Klarides announced her decision to run for U.S. Senate during a taped interview with Dennis House. Dennis House

U.S. Sen. Richard Blumenthal’s reelection campaign began 2022 with $7.55 million in the bank, a big head start on Themis Klarides, the Republican who entered the race Sunday not quite ready to run.

As a former state House GOP leader, Klarides’ announcement made enough of a splash to attract a shoutout Monday from Fox News host Laura Ingraham to her 3.8 million Twitter followers. 

But Klarides had no way to capitalize. She has no campaign website, no fundraising account and has yet to create a campaign committee, normally the pieces in place before a televised announcement.

“That was more of a soft launch,” Klarides said Tuesday. 

Klarides confirmed in a taped interview aired Sunday on WTNH what had been rumored: She was abandoning a run for governor to seek the Republican nomination for U.S. Senate.

“Once I made the decision to do this, I was very excited about it, and we wanted to just get it out there so people knew where I was, and there was no more speculation,” Klarides said.

Klarides said she will create a campaign committee no later than next week.

She might have company. 

Leora Levy, a Republican National Committee member and GOP fundraiser, is making her own assessment of a run for U.S. Senate, and she quickly signaled in emails Sunday that Klarides would not dissuade her.

Blumenthal, a liberal Democrat who repeatedly drew personal attacks from Donald J. Trump when he was president, is catnip for Republicans trying to tap into a conservative national donor base.

Ingraham called the 75-year-old senator, who was the state attorney general for 20 years before his election to the Senate in 2010, a “dinosaur.”

Levy was nominated by Trump to be the ambassador to Chile, but the Senate never voted on her confirmation. Would she seek the former president’s support, an asset in a GOP primary, less so in a blue-state general election?

She was traveling to the RNC’s winter meeting Tuesday and declined to comment. If she decides to go forward, Levy already has made contact with consultants experienced in Senate races.

Klarides reached out to Levy before her Sunday announcement, but Klarides said they did not connect.

“I don’t really know what she’s doing,” Klarides said. “I know where I am, and that’s why I wanted to come out and let people know very clearly that I’m all in. I’m on the road.”

For his part, Blumenthal put out an emailed fundraising appeal Monday. He named no Republican opponent, but said, “I’m up against radical, Trump-loyalist opponents who want to flip this seat.”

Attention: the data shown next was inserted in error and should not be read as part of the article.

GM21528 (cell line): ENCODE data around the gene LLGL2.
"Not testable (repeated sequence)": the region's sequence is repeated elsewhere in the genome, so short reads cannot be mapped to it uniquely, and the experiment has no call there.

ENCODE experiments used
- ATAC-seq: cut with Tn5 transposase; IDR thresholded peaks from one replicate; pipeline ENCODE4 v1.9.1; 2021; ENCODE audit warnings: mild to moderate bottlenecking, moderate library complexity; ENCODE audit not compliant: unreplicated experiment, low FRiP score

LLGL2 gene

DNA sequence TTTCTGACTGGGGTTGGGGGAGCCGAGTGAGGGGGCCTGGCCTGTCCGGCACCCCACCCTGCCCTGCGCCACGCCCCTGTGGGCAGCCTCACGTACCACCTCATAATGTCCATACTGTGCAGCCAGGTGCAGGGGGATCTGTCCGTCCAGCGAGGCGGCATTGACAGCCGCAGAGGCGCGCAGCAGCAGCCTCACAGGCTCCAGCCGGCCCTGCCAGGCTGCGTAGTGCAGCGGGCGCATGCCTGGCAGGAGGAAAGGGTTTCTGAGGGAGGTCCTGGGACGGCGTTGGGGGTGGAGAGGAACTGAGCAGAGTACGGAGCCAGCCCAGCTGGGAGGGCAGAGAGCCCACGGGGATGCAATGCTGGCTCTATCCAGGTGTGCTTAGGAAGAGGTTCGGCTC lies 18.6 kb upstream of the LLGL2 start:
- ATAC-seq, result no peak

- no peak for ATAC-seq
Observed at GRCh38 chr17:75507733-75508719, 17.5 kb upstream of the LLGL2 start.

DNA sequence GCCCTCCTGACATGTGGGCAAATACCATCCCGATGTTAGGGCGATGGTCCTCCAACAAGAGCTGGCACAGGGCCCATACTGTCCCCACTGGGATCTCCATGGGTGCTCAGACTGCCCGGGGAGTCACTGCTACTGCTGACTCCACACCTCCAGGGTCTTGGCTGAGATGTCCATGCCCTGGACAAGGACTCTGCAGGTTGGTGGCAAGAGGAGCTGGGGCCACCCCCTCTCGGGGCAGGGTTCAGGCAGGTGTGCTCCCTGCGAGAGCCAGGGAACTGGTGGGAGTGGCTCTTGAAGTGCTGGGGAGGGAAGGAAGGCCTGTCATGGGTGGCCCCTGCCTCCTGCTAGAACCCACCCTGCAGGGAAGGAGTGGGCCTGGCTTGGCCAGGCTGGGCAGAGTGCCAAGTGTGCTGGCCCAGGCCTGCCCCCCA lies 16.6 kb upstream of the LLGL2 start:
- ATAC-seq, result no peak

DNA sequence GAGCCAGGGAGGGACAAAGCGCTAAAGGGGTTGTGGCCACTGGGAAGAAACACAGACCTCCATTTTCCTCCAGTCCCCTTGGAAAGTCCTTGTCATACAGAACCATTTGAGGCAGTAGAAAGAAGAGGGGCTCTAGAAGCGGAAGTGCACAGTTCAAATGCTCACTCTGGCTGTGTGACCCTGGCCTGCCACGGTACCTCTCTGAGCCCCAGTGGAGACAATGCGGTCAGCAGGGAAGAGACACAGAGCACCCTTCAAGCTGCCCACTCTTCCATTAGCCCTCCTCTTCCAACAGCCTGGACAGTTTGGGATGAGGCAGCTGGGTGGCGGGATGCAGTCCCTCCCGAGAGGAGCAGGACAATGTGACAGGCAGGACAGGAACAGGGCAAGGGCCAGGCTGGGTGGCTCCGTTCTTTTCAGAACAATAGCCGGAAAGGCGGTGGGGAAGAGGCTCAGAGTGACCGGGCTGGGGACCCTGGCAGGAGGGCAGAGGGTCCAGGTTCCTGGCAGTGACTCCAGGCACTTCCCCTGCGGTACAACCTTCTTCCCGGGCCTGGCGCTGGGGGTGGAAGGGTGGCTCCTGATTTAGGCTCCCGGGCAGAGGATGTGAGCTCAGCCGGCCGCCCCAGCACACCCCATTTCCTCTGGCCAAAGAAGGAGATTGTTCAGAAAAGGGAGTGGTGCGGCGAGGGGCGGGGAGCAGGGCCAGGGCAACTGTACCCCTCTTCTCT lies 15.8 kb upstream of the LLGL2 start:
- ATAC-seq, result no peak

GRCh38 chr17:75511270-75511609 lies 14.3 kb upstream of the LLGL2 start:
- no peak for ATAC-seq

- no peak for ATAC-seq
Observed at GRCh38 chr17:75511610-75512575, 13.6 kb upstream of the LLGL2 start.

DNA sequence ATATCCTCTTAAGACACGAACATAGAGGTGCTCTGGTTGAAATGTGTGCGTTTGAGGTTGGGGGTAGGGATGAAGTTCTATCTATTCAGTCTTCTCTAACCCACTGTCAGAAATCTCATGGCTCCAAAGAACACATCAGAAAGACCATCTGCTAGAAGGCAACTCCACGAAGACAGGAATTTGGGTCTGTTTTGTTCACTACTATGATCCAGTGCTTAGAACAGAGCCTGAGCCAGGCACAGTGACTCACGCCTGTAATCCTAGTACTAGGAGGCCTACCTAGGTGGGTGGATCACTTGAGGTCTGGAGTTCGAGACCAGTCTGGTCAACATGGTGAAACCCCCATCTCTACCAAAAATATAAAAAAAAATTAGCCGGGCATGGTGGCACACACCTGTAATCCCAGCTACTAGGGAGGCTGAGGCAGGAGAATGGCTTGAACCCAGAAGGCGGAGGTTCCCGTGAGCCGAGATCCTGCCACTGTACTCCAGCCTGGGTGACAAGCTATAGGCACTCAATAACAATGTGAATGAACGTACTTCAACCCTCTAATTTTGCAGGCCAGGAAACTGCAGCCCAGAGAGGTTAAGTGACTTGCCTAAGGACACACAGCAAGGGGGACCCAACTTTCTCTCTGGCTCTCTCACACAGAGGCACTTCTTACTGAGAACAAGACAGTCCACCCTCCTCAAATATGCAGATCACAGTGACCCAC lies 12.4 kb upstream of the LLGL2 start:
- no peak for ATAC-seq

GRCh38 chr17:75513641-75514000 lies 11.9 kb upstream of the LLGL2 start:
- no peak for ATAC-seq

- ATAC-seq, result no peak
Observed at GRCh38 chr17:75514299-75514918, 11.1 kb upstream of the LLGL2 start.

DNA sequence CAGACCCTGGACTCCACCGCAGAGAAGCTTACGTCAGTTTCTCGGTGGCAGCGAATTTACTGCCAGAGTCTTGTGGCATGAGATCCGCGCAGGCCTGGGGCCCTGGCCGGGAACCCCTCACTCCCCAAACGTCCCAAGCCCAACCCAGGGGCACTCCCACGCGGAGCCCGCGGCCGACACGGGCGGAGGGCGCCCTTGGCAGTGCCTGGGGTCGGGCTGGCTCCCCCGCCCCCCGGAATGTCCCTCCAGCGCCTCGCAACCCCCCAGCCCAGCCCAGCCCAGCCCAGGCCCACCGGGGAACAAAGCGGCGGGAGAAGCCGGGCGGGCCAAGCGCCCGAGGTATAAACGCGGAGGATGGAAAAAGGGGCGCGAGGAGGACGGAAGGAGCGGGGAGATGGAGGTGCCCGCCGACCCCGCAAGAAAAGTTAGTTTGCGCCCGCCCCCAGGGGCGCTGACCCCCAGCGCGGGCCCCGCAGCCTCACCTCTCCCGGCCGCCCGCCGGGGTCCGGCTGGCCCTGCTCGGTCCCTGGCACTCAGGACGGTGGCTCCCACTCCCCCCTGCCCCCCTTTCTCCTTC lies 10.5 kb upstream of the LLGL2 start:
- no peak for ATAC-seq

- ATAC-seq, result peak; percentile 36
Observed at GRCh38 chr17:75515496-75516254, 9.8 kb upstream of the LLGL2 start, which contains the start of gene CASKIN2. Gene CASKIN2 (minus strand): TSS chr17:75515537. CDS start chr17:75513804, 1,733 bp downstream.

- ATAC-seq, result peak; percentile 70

Three Republicans already have created campaign committees, but only one has demonstrated an ability to raise money: Peter Lumaj, the 2014 GOP nominee for secretary of the state.

A candidate only since late November, Lumaj raised $111,475 in his first month, according to a year-end finance report filed Monday with the Federal Election Commission.

Lumaj says he is in the race to stay.

The year-end reports showed Blumenthal and the five U.S. House incumbents, all Democrats, well-prepared financially for the coming midterm election.

Three of the five congressional districts are solidly Democratic, while the 2nd and 5th lean Democratic but are potentially competitive. 

Fundraising by state Rep. Mike France, R-Ledyard, who is running against U.S. Rep. Joe Courtney, D-2nd District, sputtered at the end of 2021. 

He spent more money than he raised, and he ended the year with just $91,000 in his campaign account, less than one tenth of Courtney’s $959,000.

George Logan, the former state senator challenging U.S. Rep. Jahana Hayes, D-5th District, was the GOP’s top performer. He raised $136,114 in the fourth quarter of 2021, bringing his total to $262,803 since opening his campaign in summer. He had nearly $174,000 cash on hand.

Hayes spent $150,000 while raising $215,000 in the 4th quarter. She began January with $1.4 million in the bank.

U.S. Rep. Jim Himes, D-4th District, who is sitting on a $1.9 million campaign account, has only token opposition so far. U.S. Rep. Rosa L. DeLauro, D-3rd, has no Republican opponent yet.

Republican State Chair Ben Proto said two strong candidates are considering runs against Himes and DeLauro.

The strongest fundraising performance by a congressional challenger in the waning months of 2021 came from a Democrat. 

Muad Hrezi, a young political newcomer challenging U.S. Rep. John B. Larson, D-1st, for his party’s nomination, raised $182,529 in the last quarter, bringing his total to $314,804.

Larson raised $220,141 and had $804,379 in the bank. Hrezi had $124,251.

Mark is the Capitol Bureau Chief and a co-founder of CT Mirror. He is a frequent contributor to WNPR, a former state politics writer for The Hartford Courant and Journal Inquirer, and contributor for The New York Times.